Election Blues

It is interesting to watch the TV following our General Election. “Experts” pontificating about why people voted how they voted. The politicians who lost citing this issue or that issue as the reason, not conceding that it was generally because they have their heads stuck up their ass! And, of course, it is all speculation, none of it means anything.

To be honest, I am disappointed, but I would have been disappointed, whatever the outcome. I posted about this at the start of the campaign, and have deliberately not posted on politics since then. I’m disappointed just in the overall quality of our politics. No particular colour. Every colour.

I can’t help but think that some form of statistical analysis would be a good idea. It seems likely that the Brexit issue played a large part in seats going from Red to Blue. It’s a shame that an overall election – everything we decide for the next five years – is dominated by a single issue, but there again Brexit is our biggest issue internally by far. Wrongly so, in my opinion – whether we are in the EU or not will not matter much when we are under three feet of water. But true nevertheless.

We last held a General Election in just 2017, when Labour did surprisingly well. In 2017, Labour were supporting a straightforward honour the result of the Brexit referendum ticket, while in 2019 their support was somewhat more … equivocal. I’ve heard it said that that’s what cost them the result and I wouldn’t disagree. Plus, the main party still promising to honour the referendum result, the Conservatives, came out so well. I think Labour need to decide which comes first – pandering to its members, or pandering to the electorate.

I have already heard Labour activists slapping themselves on their backs, telling themselves what a brilliant campaign they fought, it was the bloody electorate that did for them. I’ve got bad news for them – the bloody electorate are exactly the people they need to convince. Above all else, they’re going to need to be credible.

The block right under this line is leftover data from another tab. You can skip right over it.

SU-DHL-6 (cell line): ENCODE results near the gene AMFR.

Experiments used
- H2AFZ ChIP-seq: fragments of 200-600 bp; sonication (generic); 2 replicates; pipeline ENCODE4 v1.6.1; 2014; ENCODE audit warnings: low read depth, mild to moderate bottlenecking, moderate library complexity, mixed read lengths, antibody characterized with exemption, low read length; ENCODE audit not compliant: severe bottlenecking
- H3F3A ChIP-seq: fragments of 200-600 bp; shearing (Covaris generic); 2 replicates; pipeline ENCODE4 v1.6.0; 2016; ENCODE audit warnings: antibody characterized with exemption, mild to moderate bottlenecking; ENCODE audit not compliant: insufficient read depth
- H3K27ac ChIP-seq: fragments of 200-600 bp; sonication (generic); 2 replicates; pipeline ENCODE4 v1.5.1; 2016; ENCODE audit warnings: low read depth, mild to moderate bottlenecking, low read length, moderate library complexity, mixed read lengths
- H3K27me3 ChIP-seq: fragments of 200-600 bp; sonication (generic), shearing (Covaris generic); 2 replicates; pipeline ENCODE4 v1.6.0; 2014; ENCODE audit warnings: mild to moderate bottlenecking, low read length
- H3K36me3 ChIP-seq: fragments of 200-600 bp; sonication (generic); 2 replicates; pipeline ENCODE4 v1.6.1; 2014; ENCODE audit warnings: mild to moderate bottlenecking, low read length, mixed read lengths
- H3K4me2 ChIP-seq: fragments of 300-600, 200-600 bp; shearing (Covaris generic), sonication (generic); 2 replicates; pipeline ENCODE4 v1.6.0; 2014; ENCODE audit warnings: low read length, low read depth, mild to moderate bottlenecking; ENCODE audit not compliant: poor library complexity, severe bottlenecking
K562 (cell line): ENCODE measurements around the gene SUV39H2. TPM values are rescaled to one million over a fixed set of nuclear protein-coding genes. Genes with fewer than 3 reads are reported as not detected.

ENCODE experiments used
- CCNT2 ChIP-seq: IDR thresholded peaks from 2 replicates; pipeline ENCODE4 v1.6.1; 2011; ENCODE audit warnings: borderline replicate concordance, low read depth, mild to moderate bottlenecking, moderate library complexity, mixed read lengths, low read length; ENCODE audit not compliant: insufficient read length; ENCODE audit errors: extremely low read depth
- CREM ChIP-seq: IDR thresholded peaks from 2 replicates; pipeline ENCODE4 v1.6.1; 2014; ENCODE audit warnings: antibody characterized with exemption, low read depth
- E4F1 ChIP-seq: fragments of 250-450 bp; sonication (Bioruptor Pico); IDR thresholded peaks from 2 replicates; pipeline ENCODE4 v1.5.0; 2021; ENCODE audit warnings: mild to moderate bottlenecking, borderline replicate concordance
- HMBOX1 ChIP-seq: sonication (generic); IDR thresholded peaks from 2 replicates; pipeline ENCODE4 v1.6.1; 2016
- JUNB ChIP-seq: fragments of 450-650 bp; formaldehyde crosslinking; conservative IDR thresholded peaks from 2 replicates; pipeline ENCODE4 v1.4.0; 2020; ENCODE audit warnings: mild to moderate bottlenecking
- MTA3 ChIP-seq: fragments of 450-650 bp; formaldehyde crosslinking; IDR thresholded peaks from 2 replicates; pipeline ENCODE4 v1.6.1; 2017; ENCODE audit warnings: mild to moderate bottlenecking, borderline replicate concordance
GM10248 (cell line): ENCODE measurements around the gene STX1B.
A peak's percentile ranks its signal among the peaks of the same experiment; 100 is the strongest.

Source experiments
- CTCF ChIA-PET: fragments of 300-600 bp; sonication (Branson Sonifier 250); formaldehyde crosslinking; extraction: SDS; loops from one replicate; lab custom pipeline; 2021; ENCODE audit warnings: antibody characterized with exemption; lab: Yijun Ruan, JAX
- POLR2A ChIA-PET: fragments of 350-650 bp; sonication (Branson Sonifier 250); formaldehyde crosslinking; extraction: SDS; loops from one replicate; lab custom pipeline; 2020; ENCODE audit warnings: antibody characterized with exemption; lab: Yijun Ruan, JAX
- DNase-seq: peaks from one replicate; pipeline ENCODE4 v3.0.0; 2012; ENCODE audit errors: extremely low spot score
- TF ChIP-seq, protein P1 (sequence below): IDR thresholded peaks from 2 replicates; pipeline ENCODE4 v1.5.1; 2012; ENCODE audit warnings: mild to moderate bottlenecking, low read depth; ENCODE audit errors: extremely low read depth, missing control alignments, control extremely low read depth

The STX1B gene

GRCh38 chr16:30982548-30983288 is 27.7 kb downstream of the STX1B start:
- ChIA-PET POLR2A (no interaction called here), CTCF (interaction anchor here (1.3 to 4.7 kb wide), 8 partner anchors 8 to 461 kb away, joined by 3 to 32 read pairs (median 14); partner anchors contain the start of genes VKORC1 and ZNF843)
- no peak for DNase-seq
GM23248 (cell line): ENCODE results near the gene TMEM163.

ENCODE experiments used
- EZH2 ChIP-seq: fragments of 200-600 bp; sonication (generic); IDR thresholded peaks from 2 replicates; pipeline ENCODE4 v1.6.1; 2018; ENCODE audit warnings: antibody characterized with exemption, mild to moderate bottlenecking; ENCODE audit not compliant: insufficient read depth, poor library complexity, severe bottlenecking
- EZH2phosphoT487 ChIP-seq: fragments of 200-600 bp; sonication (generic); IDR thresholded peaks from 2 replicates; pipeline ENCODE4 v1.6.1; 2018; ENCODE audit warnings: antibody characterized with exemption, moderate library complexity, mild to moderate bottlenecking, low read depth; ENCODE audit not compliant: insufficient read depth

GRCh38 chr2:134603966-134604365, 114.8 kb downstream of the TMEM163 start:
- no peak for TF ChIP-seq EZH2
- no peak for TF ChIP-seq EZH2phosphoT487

I am quite happy, though, that those calls for a re-run of the EU referendum have been debunked. Doesn’t matter how loudly you shout, most of us thought that idea was nonsense.

I’m also pretty happy that some parties were punished for explicitly saying that they would ignore the result of the European referendum. They missed a trick by not realising that the argument about whether leaving the EU was a good or a bad idea was decided in 2016, in the referendum itself. For better or worse. It is a done deal. Just in terms of the electoral system we choose, a plebiscite is the purest form of democracy and should take precedence over any other mechanism we might use, in particular the way we elect our Parliament is stone-age in comparison. So for me, one trumps the other every time. I’d take a referendum every week until we’ve decided everything which must be decided.

It is interesting to see also how well the Scottish Nationalists did. This has already heralded calls for independence, which BoJo, being a unionist, will, in turn, resist. I’d simply say that being Englishman, I am very much a part of any union between England and Scotland, so shouldn’t I get a say too? But before Scottish Nationalists get too excited, they can relax, because I support self-determination. Every man has a right to decide his own destiny, and all that. In Wales and Northern Ireland too, come to that. If a principle is true for one, then it is true for all.

If anybody is interested, you might have already guessed how I voted from the tone of my comments. I voted for none of the above. I spoiled my ballot. I would by-and-large have preferred to see a Red government rather than a Blue one, but that I could not vote for Labour shows the extent of their own faults. Other people obviously thought so too. My wife told me that I am an idiot, I’m happy to discuss my politics with her, but we don’t necessarily see eye-to-eye. You decide.


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